Free Will: Why Determinism is Bunk!

Today, I came across the above video from Sam Harris on the subject of free will. Personally, although I thoroughly enjoyed hearing the argument for determinism so eloquently put, I do not buy the idea that we don’t have free will.

What I do think is that when you are seeking absolute proof for something – anything at all – you are simply not going to get it and, furthermore, that basic truth says something about the nature of our reality. So, although I will briefly present a simple argument for why I believe determinists are wrong, I fully recognise that, just as there are answers to Sam’s argument, there are answers to mine too. As they say, you have to pay your money and take your choice.

Here’s Why I Believe we Do have Free Will …

As you know, I prefer simple arguments; they are not only easily understood, they are easily challenged too. Would that more academics bought into that idea – write shorter books; be concise; speak plainly – you know (inwardly at least) it makes sense.

To my argument …

If you held a bar of white chocolate in one hand and a bar of the normal stuff in your other hand and asked me to choose between them. Provided everything else was equal, I would always choose the normal chocolate. The reason is simple enough to understand – I don’t like white chocolate.

Given a straight choice, and completely conceding the fact that I don’t know why I don’t like white chocolate and furthermore, I have no understanding of what cause and effect relationships brought me to this point, I would always choose the normal bar.

But …

Later today, when I go into town, about my business, I intend to purchase a bar of white chocolate and eat it. This is something I would normally never do. But I am going to do it anyway, for one simple reason, to demonstrate to myself that I do genuinely have a free choice about whether to do so or not. This will be a genuine act of my own free will.

See, I told you it was a simple argument.

Determinists would say that even my decision (already made) about what I am going to do later today was a product of past influences. Had I not come across the above video, then I would not have made this choice. Therefore even the decision to do something that I would normally never do is actually a product of past experience and that all of our so-called choices are illusions.

What I hope my argument shows is that the problem with what determinists say is that it cannot be tested.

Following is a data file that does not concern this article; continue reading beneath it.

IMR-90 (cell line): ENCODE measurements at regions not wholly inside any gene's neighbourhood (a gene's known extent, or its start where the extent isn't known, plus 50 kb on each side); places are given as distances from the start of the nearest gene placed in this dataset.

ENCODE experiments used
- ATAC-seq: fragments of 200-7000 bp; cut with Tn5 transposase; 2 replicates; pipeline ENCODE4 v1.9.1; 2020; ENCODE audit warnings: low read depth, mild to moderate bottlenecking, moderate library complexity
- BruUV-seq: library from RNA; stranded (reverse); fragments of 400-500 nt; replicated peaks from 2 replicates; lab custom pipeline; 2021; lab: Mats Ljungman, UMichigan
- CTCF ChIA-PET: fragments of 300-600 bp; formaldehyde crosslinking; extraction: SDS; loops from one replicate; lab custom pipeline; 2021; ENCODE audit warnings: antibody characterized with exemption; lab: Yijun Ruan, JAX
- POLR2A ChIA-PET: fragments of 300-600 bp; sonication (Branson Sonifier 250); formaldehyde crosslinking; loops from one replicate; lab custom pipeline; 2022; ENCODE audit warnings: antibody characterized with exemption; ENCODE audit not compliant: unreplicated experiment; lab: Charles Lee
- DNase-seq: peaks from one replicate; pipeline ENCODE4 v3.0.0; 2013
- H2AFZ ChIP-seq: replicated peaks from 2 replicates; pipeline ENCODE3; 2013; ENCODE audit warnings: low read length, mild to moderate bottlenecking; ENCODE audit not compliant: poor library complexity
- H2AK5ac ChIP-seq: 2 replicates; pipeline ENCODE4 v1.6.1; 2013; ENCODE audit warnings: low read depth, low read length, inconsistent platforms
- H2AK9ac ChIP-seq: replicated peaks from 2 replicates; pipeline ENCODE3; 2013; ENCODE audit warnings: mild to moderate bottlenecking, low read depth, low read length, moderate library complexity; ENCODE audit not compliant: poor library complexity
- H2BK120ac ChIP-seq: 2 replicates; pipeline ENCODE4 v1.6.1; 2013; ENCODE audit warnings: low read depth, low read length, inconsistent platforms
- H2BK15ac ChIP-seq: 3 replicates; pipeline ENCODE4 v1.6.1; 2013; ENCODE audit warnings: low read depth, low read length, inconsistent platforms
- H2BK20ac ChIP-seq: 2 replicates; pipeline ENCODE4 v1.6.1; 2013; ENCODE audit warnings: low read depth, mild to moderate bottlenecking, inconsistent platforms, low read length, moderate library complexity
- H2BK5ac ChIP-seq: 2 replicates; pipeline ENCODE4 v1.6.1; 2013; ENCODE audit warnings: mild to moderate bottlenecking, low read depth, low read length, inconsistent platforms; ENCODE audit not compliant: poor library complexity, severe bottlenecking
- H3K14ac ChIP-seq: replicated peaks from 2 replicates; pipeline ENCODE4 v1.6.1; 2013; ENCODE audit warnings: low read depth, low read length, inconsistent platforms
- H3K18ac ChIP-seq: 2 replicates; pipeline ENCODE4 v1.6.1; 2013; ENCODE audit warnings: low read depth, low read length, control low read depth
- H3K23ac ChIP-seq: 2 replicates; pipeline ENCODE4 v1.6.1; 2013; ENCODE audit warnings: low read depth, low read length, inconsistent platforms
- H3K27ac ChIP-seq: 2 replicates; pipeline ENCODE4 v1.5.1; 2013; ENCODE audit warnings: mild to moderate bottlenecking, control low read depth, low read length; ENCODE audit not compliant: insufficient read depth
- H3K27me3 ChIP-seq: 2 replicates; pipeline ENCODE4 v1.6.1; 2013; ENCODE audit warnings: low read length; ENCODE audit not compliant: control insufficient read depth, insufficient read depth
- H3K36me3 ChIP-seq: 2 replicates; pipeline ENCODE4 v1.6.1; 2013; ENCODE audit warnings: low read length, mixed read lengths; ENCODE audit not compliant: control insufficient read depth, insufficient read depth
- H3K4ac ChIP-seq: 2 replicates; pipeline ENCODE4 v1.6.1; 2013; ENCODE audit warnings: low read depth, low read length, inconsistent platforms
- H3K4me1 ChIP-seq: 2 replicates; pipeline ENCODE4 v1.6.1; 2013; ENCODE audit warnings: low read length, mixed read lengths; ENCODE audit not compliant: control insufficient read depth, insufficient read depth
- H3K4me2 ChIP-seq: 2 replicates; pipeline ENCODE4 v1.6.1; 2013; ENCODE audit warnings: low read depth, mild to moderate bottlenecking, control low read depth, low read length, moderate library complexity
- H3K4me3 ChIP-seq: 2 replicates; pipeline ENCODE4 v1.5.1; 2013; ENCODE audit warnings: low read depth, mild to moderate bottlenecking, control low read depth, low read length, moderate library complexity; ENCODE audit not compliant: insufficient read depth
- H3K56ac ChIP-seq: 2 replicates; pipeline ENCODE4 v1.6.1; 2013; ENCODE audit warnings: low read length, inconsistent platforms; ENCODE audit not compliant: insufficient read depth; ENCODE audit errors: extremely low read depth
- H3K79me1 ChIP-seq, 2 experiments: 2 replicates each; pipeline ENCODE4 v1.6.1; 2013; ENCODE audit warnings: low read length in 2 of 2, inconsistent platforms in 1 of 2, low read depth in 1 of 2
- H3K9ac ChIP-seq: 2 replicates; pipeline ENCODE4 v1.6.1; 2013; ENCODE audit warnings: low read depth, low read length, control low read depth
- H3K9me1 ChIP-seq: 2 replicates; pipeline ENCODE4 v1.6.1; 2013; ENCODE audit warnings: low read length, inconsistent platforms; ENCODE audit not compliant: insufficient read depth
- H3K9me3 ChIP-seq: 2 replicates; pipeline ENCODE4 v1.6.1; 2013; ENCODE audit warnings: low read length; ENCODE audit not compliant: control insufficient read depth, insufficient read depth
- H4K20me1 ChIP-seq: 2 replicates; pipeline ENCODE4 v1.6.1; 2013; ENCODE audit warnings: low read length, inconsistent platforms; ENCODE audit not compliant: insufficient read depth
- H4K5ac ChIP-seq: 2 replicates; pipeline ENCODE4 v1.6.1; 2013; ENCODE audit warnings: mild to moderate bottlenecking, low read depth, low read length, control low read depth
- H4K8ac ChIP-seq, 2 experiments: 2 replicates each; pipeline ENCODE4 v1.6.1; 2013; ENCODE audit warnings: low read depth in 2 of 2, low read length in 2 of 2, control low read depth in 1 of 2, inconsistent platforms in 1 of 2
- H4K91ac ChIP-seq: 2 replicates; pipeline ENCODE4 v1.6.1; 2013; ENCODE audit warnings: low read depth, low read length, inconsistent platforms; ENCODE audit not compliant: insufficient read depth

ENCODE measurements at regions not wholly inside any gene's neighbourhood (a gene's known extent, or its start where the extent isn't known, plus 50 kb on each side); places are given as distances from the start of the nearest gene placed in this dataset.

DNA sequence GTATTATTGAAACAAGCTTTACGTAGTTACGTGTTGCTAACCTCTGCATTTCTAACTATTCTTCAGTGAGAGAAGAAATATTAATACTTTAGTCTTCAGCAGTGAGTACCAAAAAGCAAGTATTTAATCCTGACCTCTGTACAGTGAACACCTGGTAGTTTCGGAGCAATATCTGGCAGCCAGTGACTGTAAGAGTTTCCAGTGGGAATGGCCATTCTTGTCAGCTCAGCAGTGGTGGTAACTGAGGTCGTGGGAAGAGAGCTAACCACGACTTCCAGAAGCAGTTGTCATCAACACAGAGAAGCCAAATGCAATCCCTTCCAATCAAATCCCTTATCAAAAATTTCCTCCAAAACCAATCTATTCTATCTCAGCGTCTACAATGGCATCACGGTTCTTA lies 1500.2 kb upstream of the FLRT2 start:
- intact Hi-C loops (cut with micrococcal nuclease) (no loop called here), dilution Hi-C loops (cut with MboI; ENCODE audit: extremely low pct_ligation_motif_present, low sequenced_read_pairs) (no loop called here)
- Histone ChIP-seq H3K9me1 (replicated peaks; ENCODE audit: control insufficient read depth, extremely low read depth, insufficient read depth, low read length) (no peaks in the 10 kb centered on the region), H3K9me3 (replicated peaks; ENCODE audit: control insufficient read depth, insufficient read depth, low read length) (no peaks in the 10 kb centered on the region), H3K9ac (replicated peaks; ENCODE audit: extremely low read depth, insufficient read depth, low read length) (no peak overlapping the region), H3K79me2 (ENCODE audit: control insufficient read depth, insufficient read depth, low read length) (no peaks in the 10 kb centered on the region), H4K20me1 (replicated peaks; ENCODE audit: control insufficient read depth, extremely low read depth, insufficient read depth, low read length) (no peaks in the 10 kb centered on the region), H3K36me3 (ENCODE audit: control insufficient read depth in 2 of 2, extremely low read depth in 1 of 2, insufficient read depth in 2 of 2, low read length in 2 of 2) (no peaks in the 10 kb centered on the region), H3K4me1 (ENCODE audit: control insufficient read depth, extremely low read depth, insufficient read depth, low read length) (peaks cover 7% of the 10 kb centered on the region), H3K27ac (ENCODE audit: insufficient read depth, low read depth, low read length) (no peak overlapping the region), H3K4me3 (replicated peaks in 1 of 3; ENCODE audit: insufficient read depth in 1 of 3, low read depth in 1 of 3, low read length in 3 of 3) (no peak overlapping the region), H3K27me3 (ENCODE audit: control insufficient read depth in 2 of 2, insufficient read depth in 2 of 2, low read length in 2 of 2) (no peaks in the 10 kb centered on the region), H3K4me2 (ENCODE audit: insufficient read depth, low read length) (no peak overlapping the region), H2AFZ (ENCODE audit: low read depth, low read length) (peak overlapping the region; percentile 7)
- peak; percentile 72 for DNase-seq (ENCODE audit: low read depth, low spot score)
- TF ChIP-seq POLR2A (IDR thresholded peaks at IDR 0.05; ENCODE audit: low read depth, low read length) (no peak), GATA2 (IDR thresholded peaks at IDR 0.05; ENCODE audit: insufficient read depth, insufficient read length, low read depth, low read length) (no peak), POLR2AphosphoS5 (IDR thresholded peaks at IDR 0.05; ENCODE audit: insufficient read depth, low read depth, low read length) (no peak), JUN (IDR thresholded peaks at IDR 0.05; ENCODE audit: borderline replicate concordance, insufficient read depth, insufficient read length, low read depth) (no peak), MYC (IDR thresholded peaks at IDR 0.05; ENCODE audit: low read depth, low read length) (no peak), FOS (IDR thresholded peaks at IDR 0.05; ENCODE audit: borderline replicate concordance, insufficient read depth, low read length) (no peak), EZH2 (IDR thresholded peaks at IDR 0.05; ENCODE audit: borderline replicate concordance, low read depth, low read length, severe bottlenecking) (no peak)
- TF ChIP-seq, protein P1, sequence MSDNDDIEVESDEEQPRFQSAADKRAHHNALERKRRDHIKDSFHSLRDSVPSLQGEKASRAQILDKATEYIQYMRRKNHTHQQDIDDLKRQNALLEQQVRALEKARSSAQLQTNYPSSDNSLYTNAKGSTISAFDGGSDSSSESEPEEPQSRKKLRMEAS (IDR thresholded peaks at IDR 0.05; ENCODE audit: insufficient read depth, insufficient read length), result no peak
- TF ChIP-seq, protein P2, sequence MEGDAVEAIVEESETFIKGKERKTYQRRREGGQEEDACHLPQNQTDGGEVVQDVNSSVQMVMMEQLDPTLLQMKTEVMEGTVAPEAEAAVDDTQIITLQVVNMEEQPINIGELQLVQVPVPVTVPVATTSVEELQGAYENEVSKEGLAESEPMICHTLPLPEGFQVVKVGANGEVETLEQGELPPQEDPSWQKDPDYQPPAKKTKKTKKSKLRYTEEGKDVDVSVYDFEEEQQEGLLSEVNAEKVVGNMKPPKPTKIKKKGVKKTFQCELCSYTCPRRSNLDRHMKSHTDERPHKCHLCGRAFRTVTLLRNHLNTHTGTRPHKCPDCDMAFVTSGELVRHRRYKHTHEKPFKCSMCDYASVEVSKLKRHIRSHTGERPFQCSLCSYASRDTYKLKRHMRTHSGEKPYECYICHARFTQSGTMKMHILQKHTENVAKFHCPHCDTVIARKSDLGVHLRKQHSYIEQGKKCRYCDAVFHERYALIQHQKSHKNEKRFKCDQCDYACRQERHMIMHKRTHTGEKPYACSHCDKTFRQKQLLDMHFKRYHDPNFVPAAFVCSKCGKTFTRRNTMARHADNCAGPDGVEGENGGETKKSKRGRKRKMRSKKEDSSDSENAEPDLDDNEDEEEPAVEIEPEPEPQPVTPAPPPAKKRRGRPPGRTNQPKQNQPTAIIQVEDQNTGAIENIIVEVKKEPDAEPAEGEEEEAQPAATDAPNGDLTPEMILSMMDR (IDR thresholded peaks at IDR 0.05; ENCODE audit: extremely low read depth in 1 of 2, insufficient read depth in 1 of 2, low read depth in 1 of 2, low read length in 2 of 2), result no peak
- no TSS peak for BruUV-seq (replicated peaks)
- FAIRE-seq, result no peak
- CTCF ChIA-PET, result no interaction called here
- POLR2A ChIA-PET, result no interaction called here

Even if I – at this very minute – decide to reverse my earlier decision and intention to buy a bar of white chocolate later today, the repost would be that somewhere in writing this post, the necessary conditions arose which caused me to reverse my decision.

Intuitively, the above tells me that determinsim is bunk!

4 thoughts on “Free Will: Why Determinism is Bunk!

  1. Tzod

    Given the choice to use striking paper, i.e. toilet paper, I like my odds that Mr. Harris will chose to use it as the need arises, rather than not. It doesn’t matter whether the thought to tidy himself comes before or after he thinks it, the consequence and result will remain the same whether he wipes or not. He’ll have a choice in the matter. I don’t trust people who speak of science as some sentient, omniscient being. His premise from the beginning is off because he presumes to represent such an entity without qualification either of the existence of such a being, or his authority to speak on its behalf. Also, there is no clearing house for psychopaths to decide who is or isn’t one based on brain phisiology. He probably has more in common with a serial killer than not.

  2. Ellen

    I didn’t listen to the whole video, but enough to get the gist. I agree that our lives can be dictated by habit patterns of which we are largely unconscious and which tend to be handed down from generation to generation. However, I also believe that it is quite possible to reach such a point of dissatisfaction with the way things are that one can embark on a journey to become increasingly conscious of these habit patterns – of what they are, how they came to be, etc, etc. As one’s awareness increases, so does one’s freedom to choose. This whole debate reminds me of the B.F Skinner/Carl Rogers divide that was going on in the 60’s. There was an amazing debate that occurred between the two that can still be found on audio at some libraries. Riveting and worth checking out. Sadly, Skinner’s behaviorism seems to have won out – for now…..

  3. Will Edwards Post author

    Hi Angela

    Yes, I completely agree. The determinists won’t accept anything as evidence in any case and I appreciate the choccie test is imperfect. Anyway, I did buy the white chocolate and, do you know something? It still tastes awful!

    Will 🙂

  4. Angela

    Hi Will. Interesting thoughts. Since the outcome of this argument boils down to our choice of what to believe (I mean, how can you really “prove” either side?), I would so rather believe I have free will. I dont want to be a puppet, and I really can’t imagine God wants a bevy of puppets. It also implies that the minutiae of our lives is very important to our Source. But with over 7 billion people in the world, does Spirit really need to decide what chocolate you’re going to eat?

    Anyway, enjoy your chocolate. You might find a new favorite candy, even if it was preordained!

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